Don’t be like Job’s friends.
I’ve said that quite a few times when encouraging people not to be miserable counselors to suffering people. In the face of a hurting and destitute Job—who at times was even suicidal—all these friends did was spout theological truths and tell Job that if he would repent then things would get better for him.
Finally in Job 42:7 we hear what we have been longing for throughout the entire book; namely, the rebuke of Job’s friends. The LORD said to Eliphaz, “My anger burns against you and against your two friends, for you have not spoken of me what is right, as my servant Job has.”
What did they say that was untrue?
The core of their theology was that God does not punish the righteous. Suffering comes because of discipline from the Almighty. “Behold, blessed is the one whom God reproves; therefore despise not the discipline of the Almighty. For he wounds, but he binds up; he shatters, but his hands heal.”
All suffering is a punishment for sin. All prosperity is a reward for righteousness. God is just and He does not punish the righteous. Therefore, Job must be sinning or else he would not be suffering. If he repents the Lord is gracious and He will heal and restore Job.
Before we dismiss their theology we should consider a key verse in the Old Testament. In Deuteronomy 28 the Lord outlines what will happen if the Israelites faithfully obey the Lord. “All these blessings shall come upon you and overtake you, if you obey the voice of the LORD your God”. Prosperity is the reward for righteousness.
“But if you do not obey the voice of the LORD your God or be careful to do all his commandments and his statutes that I command you today, then all these curses shall come upon you and overtake you.” Suffering is the punishment for sin.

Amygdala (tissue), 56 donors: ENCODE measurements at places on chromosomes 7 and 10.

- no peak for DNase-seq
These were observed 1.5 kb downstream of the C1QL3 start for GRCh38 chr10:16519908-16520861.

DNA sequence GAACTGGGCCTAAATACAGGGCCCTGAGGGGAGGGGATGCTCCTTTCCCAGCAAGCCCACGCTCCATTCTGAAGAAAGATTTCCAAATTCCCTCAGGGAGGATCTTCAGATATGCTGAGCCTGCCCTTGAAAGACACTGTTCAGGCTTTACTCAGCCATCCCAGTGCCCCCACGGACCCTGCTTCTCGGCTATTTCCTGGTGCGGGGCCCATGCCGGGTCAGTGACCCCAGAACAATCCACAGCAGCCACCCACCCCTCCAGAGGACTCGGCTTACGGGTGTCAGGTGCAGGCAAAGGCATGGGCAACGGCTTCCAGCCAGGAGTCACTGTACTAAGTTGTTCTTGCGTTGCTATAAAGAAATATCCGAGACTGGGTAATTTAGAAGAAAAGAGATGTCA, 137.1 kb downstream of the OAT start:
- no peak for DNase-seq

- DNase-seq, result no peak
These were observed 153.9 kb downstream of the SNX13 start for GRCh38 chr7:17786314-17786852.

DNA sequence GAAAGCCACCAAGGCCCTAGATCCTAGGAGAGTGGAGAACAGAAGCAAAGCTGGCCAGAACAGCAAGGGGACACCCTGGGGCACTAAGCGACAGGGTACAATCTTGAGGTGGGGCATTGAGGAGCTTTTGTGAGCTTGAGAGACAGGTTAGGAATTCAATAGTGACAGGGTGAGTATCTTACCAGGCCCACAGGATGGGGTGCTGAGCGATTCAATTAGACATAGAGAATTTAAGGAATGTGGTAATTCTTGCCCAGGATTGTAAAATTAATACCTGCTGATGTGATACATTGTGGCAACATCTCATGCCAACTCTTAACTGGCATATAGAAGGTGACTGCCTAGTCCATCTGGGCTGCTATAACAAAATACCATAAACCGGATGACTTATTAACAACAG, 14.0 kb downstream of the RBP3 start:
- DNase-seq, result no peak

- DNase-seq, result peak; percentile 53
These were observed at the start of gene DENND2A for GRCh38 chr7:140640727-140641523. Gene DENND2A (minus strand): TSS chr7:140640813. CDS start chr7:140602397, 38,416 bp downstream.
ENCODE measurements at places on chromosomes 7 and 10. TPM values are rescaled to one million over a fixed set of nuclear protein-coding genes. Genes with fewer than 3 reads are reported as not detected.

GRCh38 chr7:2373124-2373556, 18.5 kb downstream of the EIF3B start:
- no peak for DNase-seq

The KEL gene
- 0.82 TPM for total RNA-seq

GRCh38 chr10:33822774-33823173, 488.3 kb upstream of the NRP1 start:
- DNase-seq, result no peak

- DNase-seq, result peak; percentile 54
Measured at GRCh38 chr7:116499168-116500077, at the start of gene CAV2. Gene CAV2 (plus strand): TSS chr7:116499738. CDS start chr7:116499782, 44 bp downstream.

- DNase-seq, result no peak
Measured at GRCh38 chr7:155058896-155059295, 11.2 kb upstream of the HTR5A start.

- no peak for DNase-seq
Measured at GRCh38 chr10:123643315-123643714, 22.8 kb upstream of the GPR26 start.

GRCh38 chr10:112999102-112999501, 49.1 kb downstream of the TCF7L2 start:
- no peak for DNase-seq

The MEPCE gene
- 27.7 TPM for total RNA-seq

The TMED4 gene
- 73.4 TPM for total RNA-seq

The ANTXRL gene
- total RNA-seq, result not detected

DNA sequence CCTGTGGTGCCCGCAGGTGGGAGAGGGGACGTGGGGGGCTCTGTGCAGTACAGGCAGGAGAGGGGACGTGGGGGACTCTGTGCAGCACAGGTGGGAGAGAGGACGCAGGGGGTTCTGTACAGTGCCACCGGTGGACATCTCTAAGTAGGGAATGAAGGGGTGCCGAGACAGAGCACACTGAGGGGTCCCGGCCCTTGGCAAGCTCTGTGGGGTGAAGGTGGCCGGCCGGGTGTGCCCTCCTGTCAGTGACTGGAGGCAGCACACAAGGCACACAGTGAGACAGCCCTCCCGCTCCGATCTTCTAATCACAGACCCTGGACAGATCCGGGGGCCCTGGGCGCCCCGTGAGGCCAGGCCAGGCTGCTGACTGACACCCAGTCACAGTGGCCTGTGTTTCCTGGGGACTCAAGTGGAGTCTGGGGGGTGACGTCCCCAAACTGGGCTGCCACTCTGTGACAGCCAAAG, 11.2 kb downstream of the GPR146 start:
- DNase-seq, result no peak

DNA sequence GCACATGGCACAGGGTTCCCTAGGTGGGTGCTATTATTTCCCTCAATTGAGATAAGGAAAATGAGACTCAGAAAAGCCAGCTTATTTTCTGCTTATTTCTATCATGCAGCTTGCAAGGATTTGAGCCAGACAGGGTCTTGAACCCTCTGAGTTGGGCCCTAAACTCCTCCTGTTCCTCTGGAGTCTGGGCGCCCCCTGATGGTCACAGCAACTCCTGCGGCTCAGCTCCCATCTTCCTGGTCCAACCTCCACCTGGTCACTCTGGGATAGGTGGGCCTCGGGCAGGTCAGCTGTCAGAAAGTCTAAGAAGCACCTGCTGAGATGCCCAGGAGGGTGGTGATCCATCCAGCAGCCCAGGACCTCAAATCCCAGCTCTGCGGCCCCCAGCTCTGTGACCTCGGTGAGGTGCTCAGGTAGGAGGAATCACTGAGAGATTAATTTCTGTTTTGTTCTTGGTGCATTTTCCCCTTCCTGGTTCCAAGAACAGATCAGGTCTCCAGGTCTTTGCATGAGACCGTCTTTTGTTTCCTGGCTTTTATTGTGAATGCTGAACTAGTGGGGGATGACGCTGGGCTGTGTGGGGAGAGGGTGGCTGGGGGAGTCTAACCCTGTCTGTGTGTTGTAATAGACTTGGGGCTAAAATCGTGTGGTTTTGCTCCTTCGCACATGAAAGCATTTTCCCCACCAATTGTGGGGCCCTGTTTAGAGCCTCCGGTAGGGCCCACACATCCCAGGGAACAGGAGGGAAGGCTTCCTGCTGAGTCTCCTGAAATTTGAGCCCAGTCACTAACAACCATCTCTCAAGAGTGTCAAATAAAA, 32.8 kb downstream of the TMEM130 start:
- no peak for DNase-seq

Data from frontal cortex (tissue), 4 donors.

Job’s friends passed their Old Testament class in seminary. Sort of. They got the multiple choice questions correct but they blew it on the essay where they were to apply their theology. The problem is that they take something that is true and offer it as the only explanation for Job’s suffering. This is where I get an axiom that I teach my students: good theology that is wrongly applied, stinks.
It is a general principle that if you “train up a child in the way he should go; even when he is old he will not depart from it”. Except sometimes they do. And the parents did everything they could to train up their child. They were good and godly parents just like Job was a righteous man. But for some reason their child departed from the faith.
Those that follow in the stead of Job’s friends will assume that a rebellious child must equal ungodly parents. It might. But it does not have to; assuming that it does will cause one to speak things that are untrue of God.
There are some things that are always true no matter the context; i.e. Jesus Christ is the only way to God. But there are some things that are generally true but shouldn’t be applied as if they are always true. The wise counselor won’t flatten truth the way Job’s friends do. Instead the wise counselor will hold the hand of suffering people as they, as Job, grope to find the One that is Truth and in whom is hidden all the treasures of wisdom and knowledge.